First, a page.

Kurt (Chris Colfer) wonders why Blaine has taken time to tour other schools. Blaine’s reply is that they’re just safety schools. Before I get to the point of this conversation, excuse me, Blaine, did you just say that NYU is a safety school? Please. Anyway, Blaine tries to act like he wants a school that could allow him to explore his other interests — like playing Operation and wearing bowties — when in reality he’s just afraid. Kurt reassures him of his greatness and Blaine replies, “Thanks for knowing me. I love you.” Barf. I’m sorry but who wrote that?

tyraSam takes his photos to “House of Bichette,” a popular modeling agency. He better learn how to smize because Tyra Banks is in charge!!!!! I screamed. I love Tyra and this cameo. We also get the return of “trouty mouth” so everything is perfect until Tyra tells him he needs to lose 10lbs. What’s that? I can’t hear anything over the sound of Ryan Murphy climbing up and preaching from his soapbox.

With any issue, it’s best expressed in song — that’s literally a line in the show. Thankfully, we had Santana (Naya Rivera) to protest and say how ridiculous that notion is. Nevertheless Kurt, Blaine, Rachel and Sam all sing “Just the Way You Are” — not the Bruno Mars one, the better Billy Joel one — because Sam is perfect just the way he is. But even Santana can’t resist as she comes gliding in, singing to her hairbrush. I love Santana. There is entirely too little Santana in my life. More please. Again, we have a “moment” between Sam and Rachel and nothing is OK about it.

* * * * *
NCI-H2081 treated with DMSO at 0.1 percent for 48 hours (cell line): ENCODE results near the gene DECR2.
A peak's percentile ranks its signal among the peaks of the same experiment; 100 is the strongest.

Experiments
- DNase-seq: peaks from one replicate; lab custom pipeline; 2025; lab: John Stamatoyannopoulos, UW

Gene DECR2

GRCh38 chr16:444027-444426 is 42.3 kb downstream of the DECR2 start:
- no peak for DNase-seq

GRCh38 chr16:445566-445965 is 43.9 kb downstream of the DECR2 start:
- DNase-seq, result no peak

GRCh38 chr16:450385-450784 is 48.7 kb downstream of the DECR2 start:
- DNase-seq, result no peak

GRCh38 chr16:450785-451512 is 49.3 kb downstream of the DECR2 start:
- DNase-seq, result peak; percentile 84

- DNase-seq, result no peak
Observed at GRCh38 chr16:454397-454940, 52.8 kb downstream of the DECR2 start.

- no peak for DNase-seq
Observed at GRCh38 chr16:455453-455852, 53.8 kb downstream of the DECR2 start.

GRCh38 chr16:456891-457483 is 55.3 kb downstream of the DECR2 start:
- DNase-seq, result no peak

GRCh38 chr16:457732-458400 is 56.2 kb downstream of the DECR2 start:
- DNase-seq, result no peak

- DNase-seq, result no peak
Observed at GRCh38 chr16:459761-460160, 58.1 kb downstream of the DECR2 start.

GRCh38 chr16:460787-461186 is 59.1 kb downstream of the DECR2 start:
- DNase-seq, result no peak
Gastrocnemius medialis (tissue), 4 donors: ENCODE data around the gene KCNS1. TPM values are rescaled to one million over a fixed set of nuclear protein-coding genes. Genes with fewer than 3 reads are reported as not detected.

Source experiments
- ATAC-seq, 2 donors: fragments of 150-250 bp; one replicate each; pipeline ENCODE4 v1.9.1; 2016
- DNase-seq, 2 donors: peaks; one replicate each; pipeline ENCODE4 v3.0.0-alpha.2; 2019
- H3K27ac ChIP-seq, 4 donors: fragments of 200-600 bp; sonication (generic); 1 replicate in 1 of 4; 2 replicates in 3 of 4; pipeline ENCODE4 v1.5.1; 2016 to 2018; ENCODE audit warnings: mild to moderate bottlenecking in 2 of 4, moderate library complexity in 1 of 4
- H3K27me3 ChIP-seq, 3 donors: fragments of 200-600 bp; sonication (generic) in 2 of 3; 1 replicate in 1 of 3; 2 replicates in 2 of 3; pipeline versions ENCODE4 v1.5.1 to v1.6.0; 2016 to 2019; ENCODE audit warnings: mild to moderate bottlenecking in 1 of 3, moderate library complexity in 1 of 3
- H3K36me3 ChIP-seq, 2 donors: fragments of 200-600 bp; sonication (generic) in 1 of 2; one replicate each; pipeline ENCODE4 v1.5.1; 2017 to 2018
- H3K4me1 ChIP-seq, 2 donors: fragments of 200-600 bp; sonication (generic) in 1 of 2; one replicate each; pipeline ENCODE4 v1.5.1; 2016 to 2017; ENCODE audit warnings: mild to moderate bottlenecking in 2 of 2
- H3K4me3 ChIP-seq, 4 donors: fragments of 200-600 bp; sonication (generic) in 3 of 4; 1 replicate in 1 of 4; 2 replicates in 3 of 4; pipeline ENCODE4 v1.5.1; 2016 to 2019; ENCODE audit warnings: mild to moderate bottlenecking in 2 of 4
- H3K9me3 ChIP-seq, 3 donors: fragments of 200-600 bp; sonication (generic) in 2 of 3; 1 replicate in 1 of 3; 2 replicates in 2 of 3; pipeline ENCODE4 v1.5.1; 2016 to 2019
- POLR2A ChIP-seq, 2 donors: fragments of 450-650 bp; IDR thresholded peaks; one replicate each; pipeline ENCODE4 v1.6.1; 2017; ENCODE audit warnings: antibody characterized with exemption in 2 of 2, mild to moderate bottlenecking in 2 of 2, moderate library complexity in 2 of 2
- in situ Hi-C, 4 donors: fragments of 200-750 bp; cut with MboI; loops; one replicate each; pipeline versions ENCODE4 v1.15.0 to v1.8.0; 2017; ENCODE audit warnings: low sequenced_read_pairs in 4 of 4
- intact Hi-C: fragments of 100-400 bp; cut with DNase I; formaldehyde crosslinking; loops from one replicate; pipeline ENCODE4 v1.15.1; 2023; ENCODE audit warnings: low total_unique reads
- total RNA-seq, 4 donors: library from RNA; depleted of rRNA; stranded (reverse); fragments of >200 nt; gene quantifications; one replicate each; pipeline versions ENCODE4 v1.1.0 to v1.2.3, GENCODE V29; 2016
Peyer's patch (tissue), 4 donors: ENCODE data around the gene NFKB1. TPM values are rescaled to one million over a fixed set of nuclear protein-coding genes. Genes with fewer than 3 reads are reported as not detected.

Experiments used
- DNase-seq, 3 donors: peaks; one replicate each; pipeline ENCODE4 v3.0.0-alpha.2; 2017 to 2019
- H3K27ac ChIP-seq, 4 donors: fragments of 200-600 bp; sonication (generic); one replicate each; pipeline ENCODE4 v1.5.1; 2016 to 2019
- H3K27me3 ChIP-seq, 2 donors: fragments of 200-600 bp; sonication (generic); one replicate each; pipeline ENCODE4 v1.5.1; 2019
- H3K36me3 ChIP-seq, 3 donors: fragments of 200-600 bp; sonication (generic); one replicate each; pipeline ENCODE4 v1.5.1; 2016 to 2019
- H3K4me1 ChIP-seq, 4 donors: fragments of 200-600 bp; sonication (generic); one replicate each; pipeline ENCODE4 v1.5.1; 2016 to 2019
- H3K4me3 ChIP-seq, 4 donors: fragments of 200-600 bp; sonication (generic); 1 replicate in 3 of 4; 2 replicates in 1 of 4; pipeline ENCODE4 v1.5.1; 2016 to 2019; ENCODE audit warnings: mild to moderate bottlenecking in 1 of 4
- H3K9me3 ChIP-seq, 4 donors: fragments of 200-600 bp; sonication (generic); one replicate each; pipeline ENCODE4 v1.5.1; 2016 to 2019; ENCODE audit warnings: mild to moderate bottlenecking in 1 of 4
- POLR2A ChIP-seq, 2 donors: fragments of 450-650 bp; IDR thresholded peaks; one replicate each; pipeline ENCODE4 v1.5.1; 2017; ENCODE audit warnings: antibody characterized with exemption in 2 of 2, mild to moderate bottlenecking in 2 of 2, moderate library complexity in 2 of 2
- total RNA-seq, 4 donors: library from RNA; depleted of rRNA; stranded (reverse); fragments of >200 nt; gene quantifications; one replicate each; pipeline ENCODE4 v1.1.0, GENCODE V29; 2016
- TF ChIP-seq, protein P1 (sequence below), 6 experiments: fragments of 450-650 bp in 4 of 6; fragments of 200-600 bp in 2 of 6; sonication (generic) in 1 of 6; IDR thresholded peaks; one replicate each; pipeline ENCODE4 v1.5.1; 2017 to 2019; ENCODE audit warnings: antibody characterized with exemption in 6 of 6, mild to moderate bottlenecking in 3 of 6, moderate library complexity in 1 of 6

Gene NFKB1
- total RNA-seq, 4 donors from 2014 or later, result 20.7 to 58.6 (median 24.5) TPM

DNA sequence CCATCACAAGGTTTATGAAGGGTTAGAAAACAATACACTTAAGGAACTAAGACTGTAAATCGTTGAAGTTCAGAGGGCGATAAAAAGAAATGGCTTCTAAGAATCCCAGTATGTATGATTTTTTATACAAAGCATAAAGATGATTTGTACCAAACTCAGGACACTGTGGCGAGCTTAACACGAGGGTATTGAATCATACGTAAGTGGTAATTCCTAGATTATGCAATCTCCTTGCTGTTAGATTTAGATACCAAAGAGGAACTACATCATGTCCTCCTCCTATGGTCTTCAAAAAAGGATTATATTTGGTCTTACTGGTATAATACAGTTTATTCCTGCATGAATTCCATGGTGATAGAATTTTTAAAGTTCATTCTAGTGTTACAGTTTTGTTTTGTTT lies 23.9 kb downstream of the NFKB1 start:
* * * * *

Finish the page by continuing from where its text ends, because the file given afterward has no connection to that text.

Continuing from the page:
Sue finally puts up an arts centric booth at the career fair. Somehow we progress into a conversation that has Will state: “You may be right. We may be crazy.” But before the song can commence, Sue shuts him down in the most perfect of perfect monologues: